Stem Cells Offer Hope For Untreatable Chest Pain

Ruzanna Harutyunyan's picture
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The Minneapolis Heart Institute Foundation is playing a key role in the nation’s largest adult stem cell study for heart disease. Initial results presented at the American College of Cardiology last week show that giving a specific form of their own stem cells to patients with severe chest pain results in less chest pain and improves their ability to exercise.

"It’s the first evidence that a patient's own stem cells could actually be an excellent therapy for patients with severe blockages who are not good candidates for future bypass or stenting," said Dr. Tim Henry, research director for the Minneapolis Heart Institute Foundation.

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"These patients are severely limited in their activity. There were significant improvements in their chest pain and ability to exercise. Now, they can walk to their mail boxes or play with their grandchildren," Henry said.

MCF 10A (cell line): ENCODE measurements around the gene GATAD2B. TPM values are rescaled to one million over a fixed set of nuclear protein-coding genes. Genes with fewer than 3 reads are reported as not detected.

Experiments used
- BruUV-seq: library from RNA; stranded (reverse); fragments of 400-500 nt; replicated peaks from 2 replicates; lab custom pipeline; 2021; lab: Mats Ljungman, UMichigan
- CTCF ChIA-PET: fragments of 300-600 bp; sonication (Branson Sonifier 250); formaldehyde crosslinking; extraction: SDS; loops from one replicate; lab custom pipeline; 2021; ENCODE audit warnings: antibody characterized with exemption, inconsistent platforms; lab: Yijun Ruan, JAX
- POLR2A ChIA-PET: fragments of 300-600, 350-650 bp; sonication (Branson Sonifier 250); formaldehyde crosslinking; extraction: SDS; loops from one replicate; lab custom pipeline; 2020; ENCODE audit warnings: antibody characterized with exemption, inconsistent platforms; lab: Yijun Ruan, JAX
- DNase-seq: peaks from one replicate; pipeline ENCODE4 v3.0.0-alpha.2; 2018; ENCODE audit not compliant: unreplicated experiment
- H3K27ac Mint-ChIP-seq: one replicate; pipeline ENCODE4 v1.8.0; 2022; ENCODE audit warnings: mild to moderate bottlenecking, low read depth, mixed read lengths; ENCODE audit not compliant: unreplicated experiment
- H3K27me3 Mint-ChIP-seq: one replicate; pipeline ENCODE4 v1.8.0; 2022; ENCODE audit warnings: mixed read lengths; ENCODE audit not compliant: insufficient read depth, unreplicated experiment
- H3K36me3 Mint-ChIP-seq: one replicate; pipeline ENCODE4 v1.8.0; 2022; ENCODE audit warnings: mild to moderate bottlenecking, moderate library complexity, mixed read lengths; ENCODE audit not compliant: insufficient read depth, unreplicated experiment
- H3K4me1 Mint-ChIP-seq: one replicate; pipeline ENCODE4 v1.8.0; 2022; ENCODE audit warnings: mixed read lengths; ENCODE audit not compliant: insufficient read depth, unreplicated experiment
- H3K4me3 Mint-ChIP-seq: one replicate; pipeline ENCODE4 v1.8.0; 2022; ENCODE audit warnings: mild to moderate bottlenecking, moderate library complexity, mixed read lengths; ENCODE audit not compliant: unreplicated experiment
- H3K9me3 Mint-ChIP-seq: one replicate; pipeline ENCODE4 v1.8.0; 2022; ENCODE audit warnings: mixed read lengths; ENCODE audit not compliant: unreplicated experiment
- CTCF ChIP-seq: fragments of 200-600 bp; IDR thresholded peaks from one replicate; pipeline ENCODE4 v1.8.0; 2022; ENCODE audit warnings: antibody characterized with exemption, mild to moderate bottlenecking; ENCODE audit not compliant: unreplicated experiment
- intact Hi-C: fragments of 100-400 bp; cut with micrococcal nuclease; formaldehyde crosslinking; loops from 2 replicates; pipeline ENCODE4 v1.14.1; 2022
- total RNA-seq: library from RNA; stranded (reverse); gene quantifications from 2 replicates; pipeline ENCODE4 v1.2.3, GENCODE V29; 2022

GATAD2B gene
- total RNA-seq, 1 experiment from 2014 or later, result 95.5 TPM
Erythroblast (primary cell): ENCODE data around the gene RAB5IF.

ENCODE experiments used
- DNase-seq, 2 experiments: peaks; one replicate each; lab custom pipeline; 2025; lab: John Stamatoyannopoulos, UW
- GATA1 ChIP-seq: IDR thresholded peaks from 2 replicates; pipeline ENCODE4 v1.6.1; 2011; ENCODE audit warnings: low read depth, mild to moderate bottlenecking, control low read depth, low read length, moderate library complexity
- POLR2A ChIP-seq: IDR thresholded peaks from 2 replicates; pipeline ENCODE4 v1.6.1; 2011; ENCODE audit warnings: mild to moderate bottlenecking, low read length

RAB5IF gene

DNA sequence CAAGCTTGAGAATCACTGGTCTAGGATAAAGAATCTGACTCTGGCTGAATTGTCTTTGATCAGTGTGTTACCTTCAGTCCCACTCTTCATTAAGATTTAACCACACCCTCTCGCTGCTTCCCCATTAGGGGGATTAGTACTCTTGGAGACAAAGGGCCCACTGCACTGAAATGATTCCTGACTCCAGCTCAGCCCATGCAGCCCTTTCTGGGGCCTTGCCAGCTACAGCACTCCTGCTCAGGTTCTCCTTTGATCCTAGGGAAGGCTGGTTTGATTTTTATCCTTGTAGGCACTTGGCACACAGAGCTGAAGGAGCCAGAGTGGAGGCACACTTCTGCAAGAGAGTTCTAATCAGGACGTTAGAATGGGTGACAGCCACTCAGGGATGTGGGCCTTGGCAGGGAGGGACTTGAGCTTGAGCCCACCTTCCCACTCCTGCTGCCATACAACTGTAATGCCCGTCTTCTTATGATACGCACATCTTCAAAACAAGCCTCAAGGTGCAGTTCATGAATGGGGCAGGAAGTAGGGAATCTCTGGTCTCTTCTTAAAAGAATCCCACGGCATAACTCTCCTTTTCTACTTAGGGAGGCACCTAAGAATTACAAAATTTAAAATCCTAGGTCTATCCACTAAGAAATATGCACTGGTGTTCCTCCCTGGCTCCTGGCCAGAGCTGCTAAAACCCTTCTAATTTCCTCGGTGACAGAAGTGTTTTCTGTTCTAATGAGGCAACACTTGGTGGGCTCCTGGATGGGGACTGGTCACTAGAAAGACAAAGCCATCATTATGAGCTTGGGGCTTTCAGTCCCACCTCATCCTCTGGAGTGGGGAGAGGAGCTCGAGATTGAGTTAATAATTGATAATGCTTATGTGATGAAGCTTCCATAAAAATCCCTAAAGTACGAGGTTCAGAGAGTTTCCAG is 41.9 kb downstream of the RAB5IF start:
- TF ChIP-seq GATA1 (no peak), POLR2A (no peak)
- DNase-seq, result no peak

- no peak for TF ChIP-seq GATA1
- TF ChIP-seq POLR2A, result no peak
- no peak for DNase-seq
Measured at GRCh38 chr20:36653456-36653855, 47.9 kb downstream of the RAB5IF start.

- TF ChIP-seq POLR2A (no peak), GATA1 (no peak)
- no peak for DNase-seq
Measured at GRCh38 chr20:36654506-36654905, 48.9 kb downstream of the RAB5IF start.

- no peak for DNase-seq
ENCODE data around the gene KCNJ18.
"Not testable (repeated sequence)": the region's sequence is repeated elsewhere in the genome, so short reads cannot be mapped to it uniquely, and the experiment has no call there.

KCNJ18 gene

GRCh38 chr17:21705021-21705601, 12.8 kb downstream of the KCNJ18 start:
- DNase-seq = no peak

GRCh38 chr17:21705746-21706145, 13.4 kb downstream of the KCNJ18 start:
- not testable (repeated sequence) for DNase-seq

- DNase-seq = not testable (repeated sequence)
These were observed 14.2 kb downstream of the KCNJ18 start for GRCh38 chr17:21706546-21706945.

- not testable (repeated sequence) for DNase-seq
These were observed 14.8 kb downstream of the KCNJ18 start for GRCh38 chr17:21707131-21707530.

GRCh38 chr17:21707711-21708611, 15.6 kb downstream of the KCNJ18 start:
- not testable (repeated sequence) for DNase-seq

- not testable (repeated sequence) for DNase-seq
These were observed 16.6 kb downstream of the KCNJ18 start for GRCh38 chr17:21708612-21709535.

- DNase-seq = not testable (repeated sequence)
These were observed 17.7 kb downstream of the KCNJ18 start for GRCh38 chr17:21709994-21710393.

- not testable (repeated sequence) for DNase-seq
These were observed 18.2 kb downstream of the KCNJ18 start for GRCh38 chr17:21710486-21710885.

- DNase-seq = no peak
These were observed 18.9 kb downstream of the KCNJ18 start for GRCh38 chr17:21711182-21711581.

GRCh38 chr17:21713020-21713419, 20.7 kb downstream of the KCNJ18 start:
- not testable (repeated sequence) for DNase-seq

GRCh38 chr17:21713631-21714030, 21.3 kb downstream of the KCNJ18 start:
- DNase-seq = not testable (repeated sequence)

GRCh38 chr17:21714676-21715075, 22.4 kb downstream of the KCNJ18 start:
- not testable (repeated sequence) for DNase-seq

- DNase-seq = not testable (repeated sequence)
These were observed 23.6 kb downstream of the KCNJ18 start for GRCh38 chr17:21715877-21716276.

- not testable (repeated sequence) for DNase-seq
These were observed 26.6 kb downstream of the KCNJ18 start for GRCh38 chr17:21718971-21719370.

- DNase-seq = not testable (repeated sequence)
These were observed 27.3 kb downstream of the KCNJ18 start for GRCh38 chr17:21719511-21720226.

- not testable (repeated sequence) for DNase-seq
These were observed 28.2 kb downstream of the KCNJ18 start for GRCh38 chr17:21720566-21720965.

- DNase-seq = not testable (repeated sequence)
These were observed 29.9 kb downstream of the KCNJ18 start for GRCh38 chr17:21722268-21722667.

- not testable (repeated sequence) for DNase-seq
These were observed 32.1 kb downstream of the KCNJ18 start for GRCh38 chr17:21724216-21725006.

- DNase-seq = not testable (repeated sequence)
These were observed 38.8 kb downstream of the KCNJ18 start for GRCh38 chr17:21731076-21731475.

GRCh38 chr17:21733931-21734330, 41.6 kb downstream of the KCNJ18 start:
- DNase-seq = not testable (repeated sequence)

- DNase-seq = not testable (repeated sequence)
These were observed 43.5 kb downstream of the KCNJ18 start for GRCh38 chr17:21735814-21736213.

Henry says this is the first time any therapy has improved exercise time for patients with such severe activity limitations. Compared to the placebo group, patients who received their own stem cells were able to walk an average of 70 seconds longer on a treadmill.

It took longer until they experienced angina or chest pain. And, when they felt pain, it went away faster with rest. And, they had fewer episodes of pain.

Of the study’s 167 patients, 32 are associated with the Minneapolis Heart Institute Foundation. All of the study patients are on maximum medical therapy and not suitable candidates for conventional procedures to improve blood flow to the heart, such as angioplasty or bypass surgery.

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